BETHLEHEM, West Bank - They emerged one by one yesterday from the Church of the Nativity, ducking through the tiny Door of Humility and stepping out into the bright sunlight of Manger Square to face the guns of a dozen Israel soldiers.
Led by a brown-robed Franciscan monk, each man slowly walked across the stone courtyard to a waiting Israeli army jeep. Each man paused to lift his shirt or jacket to prove he hadn't strapped a bomb to his waist.
It was the largest group - 26 in all - to leave the church compound since the siege began April 2 when Palestinian gunmen shot the locks off a gate and stormed into the shrine to escape an advancing army.
Twenty-four of those who walked out yesterday boarded an Israeli bus and were taken to a military base to be identified. One man was carried out on a stretcher and rushed to a hospital. Another, a high-ranking Palestinian security officer, was whisked away in a jeep, which an army spokesman said was done out of respect for his rank.
It was another step toward ending the standoff inside and outside one of Christianity's holiest shrines, the 1,500-year-old stone church built over the grotto where some Christians believe Jesus was born.
"This will be a test," said Imad Natshah, one of the Palestinian negotiators meeting with Israeli officials to end the siege. "The people who left today were all very fearful that they would be detained and arrested. If they make it home safely, then maybe the rest might decide to leave."
About half of yesterday's group were Palestinian police, the rest civilians. They did not include any of the 30 armed militants wanted by Israel. As many as 180 people remain inside, including priests and children.
Army officers say soldiers will remain outside and keep all of Bethlehem under curfew until the situation is resolved.
The first person to walk out of the complex yesterday emerged at 3:36 p.m., escorted by the Rev. Ibrahim Faltas, the caretaker of the church, and Anton Salman, a Palestinian lawyer. Both have been inside the church since the siege began.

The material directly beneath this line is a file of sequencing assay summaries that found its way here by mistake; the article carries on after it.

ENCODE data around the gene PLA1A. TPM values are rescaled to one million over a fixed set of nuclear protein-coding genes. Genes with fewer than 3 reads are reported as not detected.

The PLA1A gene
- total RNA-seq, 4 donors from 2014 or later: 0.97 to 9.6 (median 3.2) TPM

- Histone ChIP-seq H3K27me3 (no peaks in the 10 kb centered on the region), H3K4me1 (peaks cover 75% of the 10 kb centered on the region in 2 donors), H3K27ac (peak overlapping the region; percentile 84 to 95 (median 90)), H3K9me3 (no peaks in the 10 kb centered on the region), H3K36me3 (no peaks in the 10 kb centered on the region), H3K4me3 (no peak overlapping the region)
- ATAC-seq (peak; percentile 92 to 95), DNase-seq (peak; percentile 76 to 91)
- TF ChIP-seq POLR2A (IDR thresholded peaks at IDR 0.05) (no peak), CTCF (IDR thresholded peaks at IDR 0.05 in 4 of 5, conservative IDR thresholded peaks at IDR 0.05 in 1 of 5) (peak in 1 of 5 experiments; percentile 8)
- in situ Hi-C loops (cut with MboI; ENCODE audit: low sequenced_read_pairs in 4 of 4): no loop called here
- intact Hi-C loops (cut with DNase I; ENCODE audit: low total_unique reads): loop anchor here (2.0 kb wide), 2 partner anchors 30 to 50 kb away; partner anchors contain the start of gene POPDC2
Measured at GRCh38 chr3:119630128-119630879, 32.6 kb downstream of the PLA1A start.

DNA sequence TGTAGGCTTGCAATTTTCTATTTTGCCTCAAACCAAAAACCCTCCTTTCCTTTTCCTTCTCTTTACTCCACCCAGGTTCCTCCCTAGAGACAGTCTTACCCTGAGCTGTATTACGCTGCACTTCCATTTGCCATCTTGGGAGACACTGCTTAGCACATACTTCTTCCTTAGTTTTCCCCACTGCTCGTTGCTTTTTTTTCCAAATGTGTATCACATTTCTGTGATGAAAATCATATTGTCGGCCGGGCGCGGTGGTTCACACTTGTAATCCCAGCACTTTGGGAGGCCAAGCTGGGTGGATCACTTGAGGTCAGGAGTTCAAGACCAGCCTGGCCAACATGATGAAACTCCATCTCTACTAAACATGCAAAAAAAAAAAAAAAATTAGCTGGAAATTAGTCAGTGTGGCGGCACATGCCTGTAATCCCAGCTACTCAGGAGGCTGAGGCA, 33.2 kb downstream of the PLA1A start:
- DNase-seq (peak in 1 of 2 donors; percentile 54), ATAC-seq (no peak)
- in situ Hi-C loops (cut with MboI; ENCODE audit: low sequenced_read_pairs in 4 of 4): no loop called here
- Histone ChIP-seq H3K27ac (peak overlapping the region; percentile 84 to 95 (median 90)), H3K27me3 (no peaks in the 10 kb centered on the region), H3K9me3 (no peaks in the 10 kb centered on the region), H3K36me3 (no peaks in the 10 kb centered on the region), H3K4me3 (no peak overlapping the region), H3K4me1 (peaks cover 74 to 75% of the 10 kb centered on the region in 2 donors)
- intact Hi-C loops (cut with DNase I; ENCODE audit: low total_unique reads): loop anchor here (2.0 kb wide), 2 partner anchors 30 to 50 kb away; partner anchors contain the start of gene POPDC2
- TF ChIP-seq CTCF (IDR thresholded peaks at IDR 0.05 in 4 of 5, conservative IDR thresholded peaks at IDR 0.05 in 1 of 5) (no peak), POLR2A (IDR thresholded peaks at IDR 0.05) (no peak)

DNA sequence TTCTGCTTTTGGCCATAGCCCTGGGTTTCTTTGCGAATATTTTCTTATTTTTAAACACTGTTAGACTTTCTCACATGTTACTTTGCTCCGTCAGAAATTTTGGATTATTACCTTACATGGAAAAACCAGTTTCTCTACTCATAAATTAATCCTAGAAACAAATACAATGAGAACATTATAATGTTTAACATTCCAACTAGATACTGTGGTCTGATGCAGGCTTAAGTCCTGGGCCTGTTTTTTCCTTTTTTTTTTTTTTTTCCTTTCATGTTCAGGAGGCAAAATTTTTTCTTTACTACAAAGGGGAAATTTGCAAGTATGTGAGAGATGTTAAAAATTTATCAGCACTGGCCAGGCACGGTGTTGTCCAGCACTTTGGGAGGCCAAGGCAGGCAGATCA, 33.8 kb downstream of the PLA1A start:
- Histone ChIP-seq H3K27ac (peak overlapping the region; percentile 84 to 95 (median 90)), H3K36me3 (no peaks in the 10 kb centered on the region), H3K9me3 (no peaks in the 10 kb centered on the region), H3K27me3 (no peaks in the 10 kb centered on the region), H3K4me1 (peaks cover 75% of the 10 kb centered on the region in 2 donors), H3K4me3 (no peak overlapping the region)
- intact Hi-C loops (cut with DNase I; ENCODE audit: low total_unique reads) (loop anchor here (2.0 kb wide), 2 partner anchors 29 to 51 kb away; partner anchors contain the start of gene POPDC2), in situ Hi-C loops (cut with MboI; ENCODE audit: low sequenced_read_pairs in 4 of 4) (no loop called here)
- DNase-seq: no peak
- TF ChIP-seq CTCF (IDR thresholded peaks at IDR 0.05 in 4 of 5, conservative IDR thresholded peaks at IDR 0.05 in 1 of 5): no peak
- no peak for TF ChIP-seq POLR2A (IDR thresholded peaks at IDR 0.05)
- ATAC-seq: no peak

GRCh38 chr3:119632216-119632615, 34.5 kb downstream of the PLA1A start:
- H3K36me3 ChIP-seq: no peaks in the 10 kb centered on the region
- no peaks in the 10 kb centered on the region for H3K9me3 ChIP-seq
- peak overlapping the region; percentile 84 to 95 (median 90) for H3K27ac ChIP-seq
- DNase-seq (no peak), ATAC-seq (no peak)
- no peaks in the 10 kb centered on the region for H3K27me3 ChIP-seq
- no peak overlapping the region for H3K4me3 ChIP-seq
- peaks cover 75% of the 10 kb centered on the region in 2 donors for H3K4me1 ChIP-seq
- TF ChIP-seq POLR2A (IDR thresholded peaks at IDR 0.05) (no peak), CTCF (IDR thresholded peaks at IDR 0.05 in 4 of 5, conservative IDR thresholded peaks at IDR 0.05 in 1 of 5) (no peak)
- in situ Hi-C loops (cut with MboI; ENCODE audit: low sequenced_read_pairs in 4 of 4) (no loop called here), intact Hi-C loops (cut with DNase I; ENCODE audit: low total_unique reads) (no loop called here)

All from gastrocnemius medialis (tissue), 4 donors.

The rest followed at intervals of two or three minutes. In most cases, only Faltas walked alongside each man, always in the sights of Israeli snipers, some hidden and some in plain view.
Soldiers frisked each man and checked the names off on a prepared list. Most of the men appeared tired and dirty, with frayed beards and soiled clothes. Some smiled as they walked in the fresh air, their hands nervously above their heads. Most stayed grim-faced. All were silent.
The army set up a small white table with sliced pound cake, apples and soda bottles filled with water. Every man who left the church walked past the table without touching the food.
An Armenian monk and a Greek Orthodox priest also emerged from the church and wandered around the square, apparently using the interlude to get some fresh air. They shook hands with soldiers and then disappeared back inside.
The priests say they will remain in the church to protect the shrine. There were the priests, the soldiers and some children who took advantage of the break in tensions to play soccer in the streets.
At the heart of the siege are about 30 militants who participated in the fighting during the Israeli offensive and are accused by Israel of committing terrorist acts. Israeli officials want to arrest five of them and propose sending the others into exile.
The gunmen have refused to surrender to Israel. Palestinian officials have proposed the men be sent to the Gaza Strip.